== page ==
Tuesday, March 6, 2012

When to Think ‘All-Out Attack’

It may not sound like a very nice thing to do, to enter into ‘all-out attack’, particularly in the context of relationships. This idea is about optimising our thinking process so we might be more present so as to perform more congruently. We could never perceptively go on the all-out attack if it might hurt someone. We should do it, however, to minimise moments of indecisive acting—times when we don’t perform as we’d expect; times when we later find cause for regret.

I’m intentionally slowing the diction here so as to communicate the idea. This method of thought comes / with / mind—in that, it comes with the conscious mind fully engaged, operationalised with no reflective doubt pending.

All-Out Attack Done In The Planning

Riding my road bicycle back and forth to my workplace on hot days (over 37°C or 100°F) I’ve frequently suffered headaches due to insufficient cooling and hydration. This has happened consistently. So, I planned more frozen water; enough to drink and also enough to pour over my head. I ended my rides cooler and without the headaches.

All-out attack in the planning is simply doing everything we can to improve our momentary operations.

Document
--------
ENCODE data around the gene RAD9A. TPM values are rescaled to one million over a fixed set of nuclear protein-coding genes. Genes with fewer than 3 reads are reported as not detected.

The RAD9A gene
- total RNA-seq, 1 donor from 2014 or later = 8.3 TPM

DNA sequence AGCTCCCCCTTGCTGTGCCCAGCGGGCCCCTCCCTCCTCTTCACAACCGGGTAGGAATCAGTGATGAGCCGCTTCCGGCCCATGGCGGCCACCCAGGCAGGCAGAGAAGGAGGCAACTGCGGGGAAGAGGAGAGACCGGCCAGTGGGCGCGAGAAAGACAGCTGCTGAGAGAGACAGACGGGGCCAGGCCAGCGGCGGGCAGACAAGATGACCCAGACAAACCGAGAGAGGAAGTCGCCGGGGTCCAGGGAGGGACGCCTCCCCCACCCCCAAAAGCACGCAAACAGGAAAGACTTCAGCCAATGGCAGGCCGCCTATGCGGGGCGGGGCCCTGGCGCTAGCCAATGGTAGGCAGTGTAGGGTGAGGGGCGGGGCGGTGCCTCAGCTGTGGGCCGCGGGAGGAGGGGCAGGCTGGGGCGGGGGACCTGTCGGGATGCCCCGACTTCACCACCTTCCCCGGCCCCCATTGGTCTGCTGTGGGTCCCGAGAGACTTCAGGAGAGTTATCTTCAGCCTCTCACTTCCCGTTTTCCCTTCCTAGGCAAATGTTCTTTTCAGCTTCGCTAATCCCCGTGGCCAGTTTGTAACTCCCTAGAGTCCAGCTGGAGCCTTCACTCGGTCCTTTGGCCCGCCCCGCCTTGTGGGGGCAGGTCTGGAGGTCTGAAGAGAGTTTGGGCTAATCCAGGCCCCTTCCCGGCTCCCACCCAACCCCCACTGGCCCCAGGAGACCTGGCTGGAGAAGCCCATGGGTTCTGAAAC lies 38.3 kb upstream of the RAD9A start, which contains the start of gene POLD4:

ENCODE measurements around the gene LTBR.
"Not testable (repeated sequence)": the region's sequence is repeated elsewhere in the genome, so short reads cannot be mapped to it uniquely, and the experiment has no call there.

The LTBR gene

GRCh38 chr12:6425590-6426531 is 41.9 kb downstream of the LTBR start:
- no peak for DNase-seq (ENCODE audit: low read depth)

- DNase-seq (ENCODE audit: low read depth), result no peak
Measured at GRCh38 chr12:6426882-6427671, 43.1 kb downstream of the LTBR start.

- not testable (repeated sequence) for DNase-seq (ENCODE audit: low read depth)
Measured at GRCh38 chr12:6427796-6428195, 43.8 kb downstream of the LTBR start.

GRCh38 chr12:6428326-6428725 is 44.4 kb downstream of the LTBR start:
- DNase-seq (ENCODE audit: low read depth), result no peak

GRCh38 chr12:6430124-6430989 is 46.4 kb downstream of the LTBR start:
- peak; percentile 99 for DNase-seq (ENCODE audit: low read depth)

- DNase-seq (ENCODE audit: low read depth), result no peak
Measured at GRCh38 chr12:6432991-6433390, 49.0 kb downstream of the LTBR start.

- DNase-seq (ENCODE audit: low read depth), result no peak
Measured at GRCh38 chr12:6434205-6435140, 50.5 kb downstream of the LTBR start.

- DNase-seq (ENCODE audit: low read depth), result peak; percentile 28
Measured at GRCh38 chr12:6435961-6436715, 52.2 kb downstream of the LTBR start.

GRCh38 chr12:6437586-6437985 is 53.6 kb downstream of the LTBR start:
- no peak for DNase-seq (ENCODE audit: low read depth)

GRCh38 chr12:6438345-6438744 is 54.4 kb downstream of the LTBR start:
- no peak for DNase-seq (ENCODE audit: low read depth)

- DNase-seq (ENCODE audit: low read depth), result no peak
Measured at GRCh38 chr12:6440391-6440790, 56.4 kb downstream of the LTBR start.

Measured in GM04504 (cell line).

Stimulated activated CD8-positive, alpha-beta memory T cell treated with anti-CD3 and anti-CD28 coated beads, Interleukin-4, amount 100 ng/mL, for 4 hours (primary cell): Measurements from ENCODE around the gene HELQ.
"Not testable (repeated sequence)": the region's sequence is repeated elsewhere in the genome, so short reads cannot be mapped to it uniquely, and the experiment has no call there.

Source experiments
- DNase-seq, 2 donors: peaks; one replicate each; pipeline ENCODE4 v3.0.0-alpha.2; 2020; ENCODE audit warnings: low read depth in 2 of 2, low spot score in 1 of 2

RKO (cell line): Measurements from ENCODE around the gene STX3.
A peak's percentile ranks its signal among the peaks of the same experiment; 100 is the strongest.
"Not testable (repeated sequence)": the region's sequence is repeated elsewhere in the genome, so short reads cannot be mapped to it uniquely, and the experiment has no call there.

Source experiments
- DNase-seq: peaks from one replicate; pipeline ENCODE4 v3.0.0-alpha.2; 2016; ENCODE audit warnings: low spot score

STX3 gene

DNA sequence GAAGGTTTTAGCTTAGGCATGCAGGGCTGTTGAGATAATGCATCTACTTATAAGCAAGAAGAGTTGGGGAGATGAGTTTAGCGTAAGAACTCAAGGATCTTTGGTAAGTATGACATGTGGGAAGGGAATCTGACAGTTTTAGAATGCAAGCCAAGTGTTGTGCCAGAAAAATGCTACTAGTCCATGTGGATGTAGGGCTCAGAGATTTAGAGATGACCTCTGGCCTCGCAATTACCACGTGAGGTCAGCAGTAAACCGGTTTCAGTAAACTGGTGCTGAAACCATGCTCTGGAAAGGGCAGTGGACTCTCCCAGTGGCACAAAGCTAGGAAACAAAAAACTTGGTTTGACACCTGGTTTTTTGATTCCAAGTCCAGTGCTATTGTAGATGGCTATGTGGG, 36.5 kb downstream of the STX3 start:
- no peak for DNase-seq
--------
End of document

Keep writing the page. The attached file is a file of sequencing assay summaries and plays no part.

The trouble is the way we think. To solve one problem we implement one solution, when at times it pays to implement several solutions all at once to maximise results—going on the all-out attack.

All-Out Attack Done In The Moment

The bicycling example is pertinent again. Approaching a busy intersection, with drink bottle in hand, and a very narrow window of opportunity to cross, it takes situational poise to put the drink bottle back and negotiate the intersection in one movement. There’s no room for error in doubting because the mind is indecisive.

This is less about self-confidence and more about all-out attack as far as keeping the mind fluid enough that it sees no distractions, and instructs the body perfectly.

Thinking all-out attack is not the thing for every moment, just for important moments; seconds where we can’t afford to make a mistake.


We pass and fail in life at the level of the mind. Harnessing the power of the mind—in this case, knowing when to think in decisive ways—is crucial in making important differences.

As there’s a time for all-out defence, there’s also a time for all-out attack. Wisdom is in knowing when to apply each. When we can’t afford to doubt, all-out attack is the way to think.

I guess this sort of thinking process is thinking without thought.

© 2012 S. J. Wickham.

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